A hotel as an interim placement

By Celia Kitzinger, 15th January 2021

At a brisk 17-minute hearing on 30 December 2021 before Mr Justice Keehan (Case no. 12803319), the judge approved the applicant local authority’s order to place P in a hotel with a package of 24-hour care as a temporary measure, pending his move to a permanent placement.  

Use of a hotel to temporarily house P was apparently not in itself particularly remarkable.  Ian Brownhill said that the local authority had previously placed service users in this same hotel. 

The particular concern in this case arose from the fact that P (who has “mild learning disability”, “autistic spectrum disorder” and “attention deficit hyperactivity disorder”) was currently in prison – on this occasion for the offences of criminal damage and common assault and battery, and he has previously been convicted of sexual offences against children.  He was due to be released the next day.

At an earlier hearing on 23rd December 2020 before Mr Justice Keehan (I blogged about it here), the proposal to move P into a hotel was opposed by the Official Solicitor (represented by  Joseph O’Brien) who described it as “fundamentally flawed” and by the National Probation Service  (represented by Fiona Paterson).  The judge’s view was that the proposed plan of the hotel simply will not do.” (Mr Justice Keehan).  He urged the local authority to find another solution and to return to court if they could not. 

At this hearing the local authority asked the judge to approve a draft order authorising P’s care at a hotel.  There was simply no other option.

The Official Solicitor expressed “a real feeling of discomfort” about what the hotel would be told about P and about the sustainability of this arrangement beyond a very short period.  

The local authority did not intend to tell the hotel anything about P’s offending history – only that he is homeless and needs to receive social care intervention.  

Beyond that, the local authority doesn’t believe it’s necessary to tell the hotel any more.  We would go further than that: we don’t believe it would be lawful for us to disclose to the hotel P’s legal history” (Ian Brownhill)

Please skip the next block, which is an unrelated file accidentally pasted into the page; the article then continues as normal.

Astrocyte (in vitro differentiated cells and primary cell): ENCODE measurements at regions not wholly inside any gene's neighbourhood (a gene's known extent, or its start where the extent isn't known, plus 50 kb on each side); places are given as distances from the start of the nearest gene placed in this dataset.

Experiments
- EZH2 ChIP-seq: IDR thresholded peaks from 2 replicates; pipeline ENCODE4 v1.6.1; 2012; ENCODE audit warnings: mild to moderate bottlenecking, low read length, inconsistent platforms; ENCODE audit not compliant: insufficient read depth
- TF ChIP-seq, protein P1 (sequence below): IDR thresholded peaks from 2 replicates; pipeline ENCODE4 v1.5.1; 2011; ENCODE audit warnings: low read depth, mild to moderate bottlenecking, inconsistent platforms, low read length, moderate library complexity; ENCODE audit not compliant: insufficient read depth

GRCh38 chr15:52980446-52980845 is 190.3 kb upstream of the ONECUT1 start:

He referred to the Rehabilitation of Offenders Act 1974, the Data Protection Act 2018 and the overarching protection of Article 8.  It was, he said “unnecessary and possibly unlawful to disclose more to the hotel”. 

On behalf of P (via the Official Solicitor) Joseph O’Brien expressed concern that:

 “P may be able to place himself in a position where his carers are not around him, and he himself makes disclosures about his offending history [as he has done in the past].  The hotel might then become extremely concerned that they haven’t been given the full picture and terminate the arrangement at very short notice.” (Joseph O’Brien)

He added that “there is no contingency plan if, in fact, this placement fails on Day 1 or Day 2” but, “the local authority will no doubt one day have to answer for it if it all goes horribly wrong with the hotel.”

The judge intervened with a pragmatic suggestion that (as it turned out) was acceptable both the local authority and to the Official Solicitor.

“I can’t see why the hotel can’t be told that for the benefit of P and others he requires 24 hour supported care. The hotel can be told he’s not to leave the hotel or wander around the common areas of the hotel without his carers.  And if hotel staff found that he was wandering around the hotel, or attempt to leave it, then they should call the police, or contact the care providers.  They don’t need to know what the risks are, but they do need to know what’s permitted.” (Mr Justice Keehan)

All parties accepted this as an acceptable way forward.

My understanding is that, after less than a week at the hotel (without any incidents of concern), P was moved to his permanent placement.

I’m glad the hotel worked out and that P is now satisfactorily settled in a suitable placement, but this entire incident demonstrates vividly the pressures faced by adult social services. 

Celia Kitzinger is co-director (with Gill Loomes-Quinn) of the Open Justice Court of Protection Project. She tweets @kitzingercelia

Photo by KEEM IBARRA on Unsplash

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